This model (18) takes into account the fact that the model based on 3 thin loops (15) is a simplification of the physical reality. In fact, we should really speak of pseudoloops corresponding to the lines of current circulating in the conducting elements.
Having established the model (18) of the perturbation, we observe that it depends in particular and explicitly on B_{k} (O_{k}), the external field at the point O_{k} at the center of the source k. This source is assumed to be known:
during the establishment of the model, it is the field B_{E} transmitted in free space by the transmitter;
during use in any ambient field, for example in the cockpit of an aircraft, it is the field generated by the transmitter B_{E} to which is possibly added the perturbing field present in the cockpit.
In the first phase of the method according to the invention, which involves determining the unknown coefficients of the model (18), the ambient field B_{E} generated by the transmitter is known by means, for example, of the method described in the French patent n°90.08230: according to this method, the measurement of the field B_{c} (O_{c}) resulting from the transmission by each of the three coils provides a value very close to the position of the center of the sensor (X_{c},Y_{c},Z_{c}) in the frame of reference (E) of the transmitter or the frame of reference Ref when the helmet is subjected to rotations and translations.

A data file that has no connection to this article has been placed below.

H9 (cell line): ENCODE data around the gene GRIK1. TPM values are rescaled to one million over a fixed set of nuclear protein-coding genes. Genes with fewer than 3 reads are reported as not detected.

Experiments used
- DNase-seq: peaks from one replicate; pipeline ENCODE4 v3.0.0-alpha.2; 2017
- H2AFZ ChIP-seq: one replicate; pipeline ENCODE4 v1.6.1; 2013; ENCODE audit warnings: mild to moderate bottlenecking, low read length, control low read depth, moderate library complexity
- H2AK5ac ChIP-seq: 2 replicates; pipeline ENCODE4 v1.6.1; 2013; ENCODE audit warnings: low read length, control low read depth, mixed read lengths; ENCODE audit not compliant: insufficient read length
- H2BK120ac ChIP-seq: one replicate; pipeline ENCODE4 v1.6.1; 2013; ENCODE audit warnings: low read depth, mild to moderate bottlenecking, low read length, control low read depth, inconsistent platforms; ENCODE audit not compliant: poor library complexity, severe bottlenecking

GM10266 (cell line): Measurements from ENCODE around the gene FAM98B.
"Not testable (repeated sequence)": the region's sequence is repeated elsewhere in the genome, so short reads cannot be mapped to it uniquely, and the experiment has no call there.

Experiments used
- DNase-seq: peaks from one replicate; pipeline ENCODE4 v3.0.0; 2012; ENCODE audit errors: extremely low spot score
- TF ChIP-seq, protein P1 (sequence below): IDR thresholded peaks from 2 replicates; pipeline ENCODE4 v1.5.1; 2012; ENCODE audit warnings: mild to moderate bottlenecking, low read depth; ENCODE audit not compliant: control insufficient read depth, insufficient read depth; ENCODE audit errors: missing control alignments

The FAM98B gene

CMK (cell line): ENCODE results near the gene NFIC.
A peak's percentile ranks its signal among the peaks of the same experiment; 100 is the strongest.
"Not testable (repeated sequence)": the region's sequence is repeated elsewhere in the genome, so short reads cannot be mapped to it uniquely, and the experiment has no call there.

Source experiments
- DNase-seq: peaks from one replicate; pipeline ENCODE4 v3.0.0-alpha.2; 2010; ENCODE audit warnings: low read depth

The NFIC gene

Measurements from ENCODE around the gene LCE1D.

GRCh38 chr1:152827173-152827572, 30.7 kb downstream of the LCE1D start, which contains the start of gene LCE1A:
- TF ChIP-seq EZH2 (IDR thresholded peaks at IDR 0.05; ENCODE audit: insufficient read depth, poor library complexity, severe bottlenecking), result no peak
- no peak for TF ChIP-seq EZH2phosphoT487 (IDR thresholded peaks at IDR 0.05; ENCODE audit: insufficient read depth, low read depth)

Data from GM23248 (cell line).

Given an estimation of X_{c},Y_{c},Z_{c}, we deduce the value of the ambient field B_{E} at the center of the sensor.
We then express the field V_{k} =B_{k} (O_{k}) as a function of the coordinates of O_{k} in the frame of reference: ##EQU20## where: ##EQU21## (ρ)_{c} is constant in the frame of reference of the sensor or in the frame of reference (S_{k});
ROT is the rotation of the helmet equal to R_{c/Ref} transformation matrix between the frame of reference Ref and the frame of reference of the sensor (C).